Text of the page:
Today's model of education delivery has remained largely unchanged for hundreds of years. Educational change is not entered into lightly, and rightly so - as a society we need to ensure the best for students, for teachers, for social and economic well-being. Nevertheless, it's clear now that employers, students, and their families in Australia’s knowledge-based economy are getting impatient. So we brought together experts from two leading universities and two leading secondary schools, to help shine a light on the future of formal learning.
When he took over as Prime Minister just seven months ago, Malcolm Turnbull did so with a commitment to lead the nation through an urgent transformation into a knowledge-based economy. “We are living at the most exciting time,” he said, acknowledging the changes happening to the global economy. To fully participate in this revolution, he explained that Australia needs to build a national workforce with strong science, technology, engineering and maths skills to drive a culture of innovation. It's an inspiring vision.
For many children, 2015 will bring big changes to their education. They may have started in a new class with higher expectations and new ways of learning, and often it is daunting and stressful.
Ciaran Smyth, our Director of Tutoring Services (also ex-teacher and devoted dad), has been speaking with the media recently, on how to get through this stressful period with family sanity intact. Here he is on Channel Nine's Sydney News last week (video courtesy of Channel Nine):
In an effort to help staff cope with the enormous marking load, the executive of our school made the decision that all students would have access to Studiosity three years ago. After the initial presentations to staff and students, I saw considerable merit in the service, but believed it offered little to the English Staff. Nevertheless, we were prepared to embrace the concept and I encouraged all staff to tell their students to use the service. Some did, some didn't!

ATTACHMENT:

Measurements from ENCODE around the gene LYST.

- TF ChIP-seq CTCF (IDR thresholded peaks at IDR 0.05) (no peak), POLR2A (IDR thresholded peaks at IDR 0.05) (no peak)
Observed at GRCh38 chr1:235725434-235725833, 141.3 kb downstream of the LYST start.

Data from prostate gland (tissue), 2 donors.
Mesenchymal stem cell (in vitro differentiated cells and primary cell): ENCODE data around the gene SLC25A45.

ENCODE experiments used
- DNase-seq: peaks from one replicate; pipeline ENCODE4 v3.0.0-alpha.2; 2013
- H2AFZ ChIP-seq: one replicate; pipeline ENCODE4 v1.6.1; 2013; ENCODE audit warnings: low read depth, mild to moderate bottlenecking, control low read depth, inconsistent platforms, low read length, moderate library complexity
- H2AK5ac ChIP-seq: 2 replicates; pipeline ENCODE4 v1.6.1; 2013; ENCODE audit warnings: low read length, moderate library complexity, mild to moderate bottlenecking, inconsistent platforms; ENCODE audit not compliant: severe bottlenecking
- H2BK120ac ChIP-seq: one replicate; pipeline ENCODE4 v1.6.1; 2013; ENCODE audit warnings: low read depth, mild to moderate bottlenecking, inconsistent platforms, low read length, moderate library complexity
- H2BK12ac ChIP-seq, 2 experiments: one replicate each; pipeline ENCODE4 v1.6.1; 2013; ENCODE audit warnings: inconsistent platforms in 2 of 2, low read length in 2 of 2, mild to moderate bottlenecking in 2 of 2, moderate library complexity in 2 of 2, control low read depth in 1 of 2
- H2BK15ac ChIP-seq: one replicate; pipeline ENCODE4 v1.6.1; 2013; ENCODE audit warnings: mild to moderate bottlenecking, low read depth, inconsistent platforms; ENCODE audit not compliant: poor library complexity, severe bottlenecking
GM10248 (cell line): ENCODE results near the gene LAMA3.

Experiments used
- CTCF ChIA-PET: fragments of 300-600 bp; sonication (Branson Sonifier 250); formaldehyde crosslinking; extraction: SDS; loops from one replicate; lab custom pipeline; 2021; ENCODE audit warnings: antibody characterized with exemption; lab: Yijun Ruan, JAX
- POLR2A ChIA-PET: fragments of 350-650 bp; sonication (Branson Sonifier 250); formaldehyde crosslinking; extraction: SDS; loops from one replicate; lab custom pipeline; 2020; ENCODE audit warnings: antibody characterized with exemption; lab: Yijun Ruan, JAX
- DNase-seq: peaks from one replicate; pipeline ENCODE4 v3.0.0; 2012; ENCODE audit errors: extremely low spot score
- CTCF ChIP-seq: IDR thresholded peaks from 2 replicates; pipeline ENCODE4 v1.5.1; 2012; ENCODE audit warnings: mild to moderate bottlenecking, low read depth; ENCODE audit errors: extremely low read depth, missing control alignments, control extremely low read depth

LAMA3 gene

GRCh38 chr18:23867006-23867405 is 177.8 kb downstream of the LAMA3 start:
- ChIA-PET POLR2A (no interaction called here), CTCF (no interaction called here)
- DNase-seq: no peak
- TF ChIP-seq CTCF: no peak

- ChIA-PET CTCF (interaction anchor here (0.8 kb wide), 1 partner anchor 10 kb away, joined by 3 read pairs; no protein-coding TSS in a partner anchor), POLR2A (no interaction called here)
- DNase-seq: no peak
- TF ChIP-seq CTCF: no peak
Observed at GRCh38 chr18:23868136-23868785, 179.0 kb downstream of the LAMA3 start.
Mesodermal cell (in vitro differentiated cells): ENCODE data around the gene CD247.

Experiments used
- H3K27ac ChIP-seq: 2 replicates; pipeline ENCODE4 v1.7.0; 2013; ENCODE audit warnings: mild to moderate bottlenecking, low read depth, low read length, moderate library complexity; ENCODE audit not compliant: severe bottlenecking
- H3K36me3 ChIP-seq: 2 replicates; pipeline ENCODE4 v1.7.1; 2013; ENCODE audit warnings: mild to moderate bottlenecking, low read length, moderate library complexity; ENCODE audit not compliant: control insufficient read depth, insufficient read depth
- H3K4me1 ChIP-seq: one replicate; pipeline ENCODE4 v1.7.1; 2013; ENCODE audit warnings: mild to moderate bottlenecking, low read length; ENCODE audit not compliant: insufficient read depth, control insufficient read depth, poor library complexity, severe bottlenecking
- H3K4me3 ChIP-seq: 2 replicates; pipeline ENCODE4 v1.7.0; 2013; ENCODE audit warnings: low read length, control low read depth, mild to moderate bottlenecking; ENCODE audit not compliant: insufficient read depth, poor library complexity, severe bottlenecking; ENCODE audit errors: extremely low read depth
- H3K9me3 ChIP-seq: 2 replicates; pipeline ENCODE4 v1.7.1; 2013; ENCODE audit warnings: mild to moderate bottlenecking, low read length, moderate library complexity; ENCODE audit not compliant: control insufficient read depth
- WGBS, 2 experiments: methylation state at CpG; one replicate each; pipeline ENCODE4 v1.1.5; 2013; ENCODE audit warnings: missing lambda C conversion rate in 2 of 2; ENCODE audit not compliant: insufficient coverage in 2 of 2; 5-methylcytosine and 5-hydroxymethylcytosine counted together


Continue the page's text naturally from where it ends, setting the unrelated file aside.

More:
What has surprised me is the number of King's boys who have chosen to use the service. Each enquiry represents one less enquiry to an English Staff member. We set a variety of tasks for years 7-10 students, from writing a short story, to an assignment on Macbeth to comparing and contrasting two novels that deal with the human condition or growing up in a different part of the world, to an unseen essay task on poetry or set novel or play.
Studiosity offers an independent voice, not a voice that will rewrite the assignment, story or essay, but a critical voice that can assist the students to improve their work. There is no doubt that those students who use the service regularly have benefited. Just receiving feedback that makes them think about their writing is a huge advantage.
Studiosity has been able to cope with our peak demands. The student comments, an excellent feature, really allows for proper monitoring. I suggest, if your school is prepared to offer Studiosity, you give it a go. Just remember, for it to be effective, you as teachers, have to tell your students they should use the service.